Narrow road cost driver's life
The driver of a vehicle which plunged 140 metres down a steep hillside in the Marlborough Sounds last year died as a result of sustaining multiple cervical and thoracic vertebral injuries in the crash.
Timothy Shand was 63 when his Nissan 4x4 vehicle left Te Towaka-Port Ligar Rd in Admiralty Bay while passing a tractor cutting grass verges.
The driver of the tractor, which was operated by Marlborough Roads, pulled to the left of the narrow unsealed road to allow Mr Shand, a farmer who lived in Port Ligar, to pass.
While passing the tractor, the right-hand tyres of Mr Shand's vehicle went off the edge of the road, causing the vehicle to roll down a steep bank, before coming to a stop in a small stand of trees.
Mr Shand was thrown from the vehicle as it rolled and died at the scene.
In conducting his inquiry, Coroner Ian Smith considered a police file, witness statements a report from the Serious Crash Unit and post-mortem and toxicology tests.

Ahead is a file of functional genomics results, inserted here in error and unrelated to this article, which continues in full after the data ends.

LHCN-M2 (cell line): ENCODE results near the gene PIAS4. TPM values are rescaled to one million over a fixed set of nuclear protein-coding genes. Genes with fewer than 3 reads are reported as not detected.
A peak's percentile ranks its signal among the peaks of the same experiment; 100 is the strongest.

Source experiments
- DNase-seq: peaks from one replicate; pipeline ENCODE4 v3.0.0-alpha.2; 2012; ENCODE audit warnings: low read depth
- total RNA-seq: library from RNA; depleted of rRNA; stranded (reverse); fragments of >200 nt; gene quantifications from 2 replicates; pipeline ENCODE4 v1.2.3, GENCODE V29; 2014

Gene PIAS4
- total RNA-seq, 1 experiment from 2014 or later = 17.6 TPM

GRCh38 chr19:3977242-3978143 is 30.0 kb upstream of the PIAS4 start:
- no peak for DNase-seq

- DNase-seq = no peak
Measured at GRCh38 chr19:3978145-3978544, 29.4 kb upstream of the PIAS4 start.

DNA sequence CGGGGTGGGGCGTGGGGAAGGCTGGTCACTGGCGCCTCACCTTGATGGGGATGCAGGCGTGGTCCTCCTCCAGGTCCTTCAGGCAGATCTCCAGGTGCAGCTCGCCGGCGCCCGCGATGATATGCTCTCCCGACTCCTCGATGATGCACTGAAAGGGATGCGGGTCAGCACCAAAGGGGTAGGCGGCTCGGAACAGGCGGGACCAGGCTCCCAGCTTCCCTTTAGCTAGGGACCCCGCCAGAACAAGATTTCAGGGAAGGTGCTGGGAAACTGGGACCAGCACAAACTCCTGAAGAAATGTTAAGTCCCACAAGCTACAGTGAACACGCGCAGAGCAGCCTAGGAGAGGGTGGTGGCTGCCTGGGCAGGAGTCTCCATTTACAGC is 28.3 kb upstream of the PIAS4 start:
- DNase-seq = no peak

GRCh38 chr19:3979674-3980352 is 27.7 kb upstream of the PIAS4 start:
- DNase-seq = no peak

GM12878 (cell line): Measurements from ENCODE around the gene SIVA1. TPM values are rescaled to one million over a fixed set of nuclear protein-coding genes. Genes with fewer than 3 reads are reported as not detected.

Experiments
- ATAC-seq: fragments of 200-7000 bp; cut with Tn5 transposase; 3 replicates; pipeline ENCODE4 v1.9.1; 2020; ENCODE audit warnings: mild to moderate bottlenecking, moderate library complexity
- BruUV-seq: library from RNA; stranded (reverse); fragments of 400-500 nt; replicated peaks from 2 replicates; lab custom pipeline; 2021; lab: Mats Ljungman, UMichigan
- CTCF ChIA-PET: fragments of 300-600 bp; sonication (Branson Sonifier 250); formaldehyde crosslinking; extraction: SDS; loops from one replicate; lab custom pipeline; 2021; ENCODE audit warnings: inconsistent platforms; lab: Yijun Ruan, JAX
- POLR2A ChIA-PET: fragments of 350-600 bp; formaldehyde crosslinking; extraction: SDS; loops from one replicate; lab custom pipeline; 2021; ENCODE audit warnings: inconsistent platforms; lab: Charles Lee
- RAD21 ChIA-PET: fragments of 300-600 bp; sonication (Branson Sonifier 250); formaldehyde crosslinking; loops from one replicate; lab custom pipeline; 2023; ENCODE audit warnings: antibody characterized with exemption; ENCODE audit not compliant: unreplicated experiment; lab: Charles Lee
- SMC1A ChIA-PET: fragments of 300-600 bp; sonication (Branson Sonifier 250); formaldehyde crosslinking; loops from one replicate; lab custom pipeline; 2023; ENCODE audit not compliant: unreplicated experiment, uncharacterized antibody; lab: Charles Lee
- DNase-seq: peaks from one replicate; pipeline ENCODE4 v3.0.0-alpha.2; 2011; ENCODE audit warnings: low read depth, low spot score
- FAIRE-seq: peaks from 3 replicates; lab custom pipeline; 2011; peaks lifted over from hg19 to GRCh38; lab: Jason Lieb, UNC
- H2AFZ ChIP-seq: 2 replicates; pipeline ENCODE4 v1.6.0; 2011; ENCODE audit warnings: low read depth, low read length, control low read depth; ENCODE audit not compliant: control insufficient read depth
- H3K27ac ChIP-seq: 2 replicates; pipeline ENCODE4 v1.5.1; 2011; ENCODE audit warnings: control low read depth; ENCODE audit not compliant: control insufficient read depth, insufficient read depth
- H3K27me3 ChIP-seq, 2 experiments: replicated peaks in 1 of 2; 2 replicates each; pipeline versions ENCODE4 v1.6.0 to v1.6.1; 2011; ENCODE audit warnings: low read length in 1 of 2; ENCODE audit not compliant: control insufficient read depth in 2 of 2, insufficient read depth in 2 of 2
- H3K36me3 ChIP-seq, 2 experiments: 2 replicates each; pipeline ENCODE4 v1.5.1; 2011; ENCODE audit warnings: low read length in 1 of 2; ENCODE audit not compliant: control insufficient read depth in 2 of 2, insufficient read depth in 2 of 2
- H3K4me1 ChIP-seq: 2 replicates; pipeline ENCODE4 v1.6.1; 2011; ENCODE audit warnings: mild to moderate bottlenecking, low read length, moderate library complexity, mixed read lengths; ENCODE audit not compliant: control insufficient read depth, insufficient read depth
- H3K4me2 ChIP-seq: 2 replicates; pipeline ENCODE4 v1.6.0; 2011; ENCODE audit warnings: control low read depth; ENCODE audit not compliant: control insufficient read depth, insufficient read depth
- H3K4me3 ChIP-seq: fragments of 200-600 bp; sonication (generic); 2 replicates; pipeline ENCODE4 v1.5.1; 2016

According to the report from the crash unit, there were no mechanical faults with the vehicle Mr Shand was driving, however it concluded the piece of road was challenging, due to a relatively narrow construction.
The wear pattern of the road surface suggested it was used predominantly as a single lane road.
A raised bank on the landward side, and an extreme drop on the seaward side meant drivers needed to be aware of other traffic and accommodate them as best they could.
Coroner Smith had also received a report from Marlborough Roads highways manager Frank Porter, who said the topography of the road was steep and the road consistently narrow and winding.
The company periodically mowed and/or scrub-busted overgrown vegetation, however following the crash, it was determined that if the mower was lifted along the outer edge, it might provide a barrier which would naturally push traffic away from the road.
Neither speed nor alcohol were an issue in the crash.
The Marlborough Express